The extra-hot summer we’ve had in Italy didn’t stop our dev team! So here we are again this week with another release, this time for Amped Authenticate, maybe just in time for you to try it before your summer holidays!
We are proud to introduce this widely requested feature: you have now the ability to bookmark results, add comments, organize bookmarks in folders, and finally generate a fully-detailed Report for your case. Below is how Authenticate’s new interface will look like at the end of an image investigation:
Dear Tip Tuesday fans, welcome! This week’s Tip is dedicated to showing the power of the widely loved Amped Authenticate‘s Camera Identification filter. Based on sensor pattern noise analysis, this filter is one of the most reliable and robust in the image forensics field, where “robust” means it may still work even after the image has gone through significant processing. To demonstrate this in practice, we’ll see how the Camera Identification filter often works even on images downloaded from Facebook, which has a dramatic impact in terms of applications.
Hi, dear Amped blog readers, welcome to this week’s Tip Tuesday! As you surely know, Amped Authenticate is the most complete image authentication suite on the market. It has so many filters… and sometimes they could be too many! Today we’re going to see how you can save time by using Batch Processing and customizing the filter configurations.
Saving time for our users is one of Amped’s main goals. We know that every day you’re dealing with a lot of casework and investigations, so we constantly strive to make our products intuitive to use, fast, and configurable. Unfortunately, there are some things that take time by their nature, and this is especially true for some of Amped Authenticate’s Local Analysis filters. The Clones Blocks, to cite the worst case, can take several minutes to run on a single image, because it has to compute millions of descriptors and match them.
Of course, we don’t like the idea of making you sit in front of the monitor waiting for a filter to complete. That’s why Authenticate features the result caching system: once a filter is computed for an image, the result is stored and will be loaded the next time you click on the filter. This functionality works great when combined with another one, the Batch Processing (available under the Tools menu).
Dear Tip Tuesday addict, welcome to this week’s Tip! While using Amped Authenticate have you ever noticed that, for most images, you can find a lot of different places showing dates and times? Why are they so many, and what is the difference between them? Keep reading to find out!
Dear Tip Tuesday lovers, welcome to this week’s Tip! When you load an image into Amped Authenticate and click on the File Format filter, a lot of tests are executed to analyze your image’s encoding properties and metadata. When Authenticate finds something suspicious, it raises a warning to help you focus your attention. Today, we will briefly review what these tests do, and show how you can customize the parameters determining their behavior.
In Amped Authenticate Update 12336 we introduced a new and exciting reporting method designed to make it quicker and easier to report relevant filters.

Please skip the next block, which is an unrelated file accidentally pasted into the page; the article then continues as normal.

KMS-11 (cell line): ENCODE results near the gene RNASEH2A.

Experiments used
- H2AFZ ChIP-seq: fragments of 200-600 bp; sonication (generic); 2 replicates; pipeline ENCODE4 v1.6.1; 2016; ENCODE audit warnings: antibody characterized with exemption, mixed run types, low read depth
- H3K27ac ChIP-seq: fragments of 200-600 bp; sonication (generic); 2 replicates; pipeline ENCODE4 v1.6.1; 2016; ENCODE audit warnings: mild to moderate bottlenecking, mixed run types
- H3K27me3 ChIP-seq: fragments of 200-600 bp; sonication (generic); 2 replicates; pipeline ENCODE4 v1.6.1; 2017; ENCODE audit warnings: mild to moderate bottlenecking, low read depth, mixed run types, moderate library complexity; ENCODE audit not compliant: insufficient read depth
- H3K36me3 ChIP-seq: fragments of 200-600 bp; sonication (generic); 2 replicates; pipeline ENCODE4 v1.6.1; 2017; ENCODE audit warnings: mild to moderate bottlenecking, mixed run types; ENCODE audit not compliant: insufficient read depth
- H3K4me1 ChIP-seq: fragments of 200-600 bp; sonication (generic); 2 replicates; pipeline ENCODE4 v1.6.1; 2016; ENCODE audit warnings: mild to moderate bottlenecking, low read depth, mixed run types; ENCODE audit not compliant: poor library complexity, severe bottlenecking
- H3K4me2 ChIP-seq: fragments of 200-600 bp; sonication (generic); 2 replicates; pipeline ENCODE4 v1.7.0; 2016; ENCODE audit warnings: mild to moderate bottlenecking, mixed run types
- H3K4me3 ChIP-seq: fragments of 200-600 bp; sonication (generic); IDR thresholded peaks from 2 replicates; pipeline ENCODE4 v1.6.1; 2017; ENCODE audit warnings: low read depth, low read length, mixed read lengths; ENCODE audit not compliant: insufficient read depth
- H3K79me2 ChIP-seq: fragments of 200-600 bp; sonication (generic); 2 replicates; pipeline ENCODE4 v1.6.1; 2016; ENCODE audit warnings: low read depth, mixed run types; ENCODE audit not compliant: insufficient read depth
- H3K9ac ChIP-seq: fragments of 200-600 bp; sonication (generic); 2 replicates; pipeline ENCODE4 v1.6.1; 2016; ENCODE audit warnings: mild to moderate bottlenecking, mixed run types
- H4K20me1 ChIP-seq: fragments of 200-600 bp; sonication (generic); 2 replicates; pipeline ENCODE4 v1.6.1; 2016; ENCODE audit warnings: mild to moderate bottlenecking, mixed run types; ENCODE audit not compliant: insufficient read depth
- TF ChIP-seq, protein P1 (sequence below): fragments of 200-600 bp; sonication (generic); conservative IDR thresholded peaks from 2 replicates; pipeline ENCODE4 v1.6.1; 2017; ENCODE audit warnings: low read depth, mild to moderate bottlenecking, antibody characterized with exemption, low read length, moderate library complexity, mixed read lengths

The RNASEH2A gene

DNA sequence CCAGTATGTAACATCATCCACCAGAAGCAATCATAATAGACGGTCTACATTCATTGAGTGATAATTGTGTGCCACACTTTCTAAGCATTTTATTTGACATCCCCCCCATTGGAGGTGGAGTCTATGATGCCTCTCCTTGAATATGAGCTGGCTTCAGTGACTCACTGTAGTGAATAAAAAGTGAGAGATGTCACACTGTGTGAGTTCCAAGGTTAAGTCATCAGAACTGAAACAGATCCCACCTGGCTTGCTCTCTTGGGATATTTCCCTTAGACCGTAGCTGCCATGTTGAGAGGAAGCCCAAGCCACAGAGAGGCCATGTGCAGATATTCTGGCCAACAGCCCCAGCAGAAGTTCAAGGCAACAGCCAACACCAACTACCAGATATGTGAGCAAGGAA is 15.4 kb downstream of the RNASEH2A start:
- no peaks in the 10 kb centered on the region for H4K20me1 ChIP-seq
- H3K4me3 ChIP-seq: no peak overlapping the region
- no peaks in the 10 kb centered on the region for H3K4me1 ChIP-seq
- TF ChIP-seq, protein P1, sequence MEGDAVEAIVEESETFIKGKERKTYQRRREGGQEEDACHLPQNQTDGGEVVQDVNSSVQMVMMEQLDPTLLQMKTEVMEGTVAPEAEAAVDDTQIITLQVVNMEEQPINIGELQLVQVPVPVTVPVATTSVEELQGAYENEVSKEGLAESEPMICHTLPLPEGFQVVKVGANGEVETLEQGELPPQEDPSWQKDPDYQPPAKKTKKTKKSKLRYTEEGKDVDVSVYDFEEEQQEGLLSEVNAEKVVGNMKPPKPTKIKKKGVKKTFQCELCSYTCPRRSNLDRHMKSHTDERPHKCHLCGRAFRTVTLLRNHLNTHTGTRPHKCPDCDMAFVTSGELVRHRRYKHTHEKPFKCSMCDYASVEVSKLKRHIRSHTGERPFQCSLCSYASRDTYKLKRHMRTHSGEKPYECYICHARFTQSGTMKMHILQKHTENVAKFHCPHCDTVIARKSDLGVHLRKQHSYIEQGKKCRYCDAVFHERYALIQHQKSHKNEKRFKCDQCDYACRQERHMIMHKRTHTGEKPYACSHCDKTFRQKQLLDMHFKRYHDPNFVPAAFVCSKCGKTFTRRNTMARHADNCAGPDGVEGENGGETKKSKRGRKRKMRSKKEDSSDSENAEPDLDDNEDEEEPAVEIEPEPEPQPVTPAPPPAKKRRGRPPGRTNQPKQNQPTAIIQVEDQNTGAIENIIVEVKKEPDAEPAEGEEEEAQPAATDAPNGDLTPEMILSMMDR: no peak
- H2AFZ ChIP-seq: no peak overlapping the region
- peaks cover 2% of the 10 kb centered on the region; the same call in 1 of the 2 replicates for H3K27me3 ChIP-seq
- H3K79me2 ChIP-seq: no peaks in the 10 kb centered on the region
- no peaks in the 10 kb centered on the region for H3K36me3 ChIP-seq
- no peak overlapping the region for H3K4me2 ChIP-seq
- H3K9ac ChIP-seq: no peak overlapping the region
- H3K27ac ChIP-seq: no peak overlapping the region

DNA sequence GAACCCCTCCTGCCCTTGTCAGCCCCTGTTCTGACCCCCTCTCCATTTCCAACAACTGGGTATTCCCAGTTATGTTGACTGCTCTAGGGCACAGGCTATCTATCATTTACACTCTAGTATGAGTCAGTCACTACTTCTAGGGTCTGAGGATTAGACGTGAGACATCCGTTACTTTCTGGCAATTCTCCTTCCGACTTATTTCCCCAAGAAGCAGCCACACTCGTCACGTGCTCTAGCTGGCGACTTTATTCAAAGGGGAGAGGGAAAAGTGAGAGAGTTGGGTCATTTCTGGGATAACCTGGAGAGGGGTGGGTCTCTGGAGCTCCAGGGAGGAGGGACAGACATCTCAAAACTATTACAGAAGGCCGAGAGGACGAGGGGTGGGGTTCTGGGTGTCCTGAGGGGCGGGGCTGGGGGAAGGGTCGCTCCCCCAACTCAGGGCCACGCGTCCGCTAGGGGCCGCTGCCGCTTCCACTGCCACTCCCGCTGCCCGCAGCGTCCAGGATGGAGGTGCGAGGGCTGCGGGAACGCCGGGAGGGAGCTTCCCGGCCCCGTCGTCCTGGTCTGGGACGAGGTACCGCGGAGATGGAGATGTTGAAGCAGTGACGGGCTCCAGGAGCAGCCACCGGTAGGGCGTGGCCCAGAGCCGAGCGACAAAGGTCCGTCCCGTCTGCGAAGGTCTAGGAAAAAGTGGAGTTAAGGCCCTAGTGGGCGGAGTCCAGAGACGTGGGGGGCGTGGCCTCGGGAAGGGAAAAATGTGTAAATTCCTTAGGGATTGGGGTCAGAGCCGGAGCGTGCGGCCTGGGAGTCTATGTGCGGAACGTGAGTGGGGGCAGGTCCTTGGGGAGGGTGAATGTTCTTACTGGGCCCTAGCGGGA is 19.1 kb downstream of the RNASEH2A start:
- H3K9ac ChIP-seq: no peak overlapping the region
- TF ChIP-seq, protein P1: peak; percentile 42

The new Smart Report tool means users can now quickly produce an image authentication report as it automatically selects the most appropriate filters for each evidence image. This new feature allows for a more visual representation of evidence images and will allow you to quickly and effortlessly triage and share Authenticate results.
Check out this video to see the new Smart Report in action!
Hello, Tip Tuesday’s loyal friends! With all the enhancement and restoration tools featured in Amped FIVE, it can easily happen that you are undecided about which filter is better to use in a specific case, or which filter configuration is the best. This week’s Tip will show you how to visually compare the output of different chains and hopefully settle the question quickly.
Hello Amped blog readers! Following last week’s Tip Tuesday idea that “simple things matter”, today we’ll show you how one of the most straightforward filters in Amped Authenticate, that is, the Thumbnail filter, can sometimes reveal interesting information.
First of all, what is the image thumbnail? It is (well… it should be) a much lower resolution version of the image, commonly in the order of 160 x 120 pixels. It is mostly used by file/image manager applications for efficiently creating image galleries: they just need to decode a few thousand instead of millions of pixels during gallery creation and browsing, while the full-size picture will be decoded when the user “opens” it. The Exif standard provides rules for embedding the thumbnail into the image file as a stand-alone JPEG object, allowing to decode it without having to process the full-sized image.
This week is Amped Authenticate‘s turn, and we are going to look at our images from a different perspective than usual, that is… their bytestream! We’ll see how Amped Authenticate’s Hex Viewer and Hex Strings filters can help you spot hidden information in your evidence images.
Hello dear Amped Blog readers, welcome to this week’s Tip Tuesday. Today we’ll be dealing with one of the most sneaky kinds of fakes: recaptured images. A recaptured image is a “picture of a picture”: you display your (possibly forged) image on a screen, or you print it on paper, and then you take a picture of it. This apparently naive approach is much more clever than it seems: the obtained image will be a “camera original” image to all extents, so it will likely pass every test based on metadata/format analysis. Are we left alone against this subtle threat? Of course not, Amped Authenticate is here to help. Let’s find out how.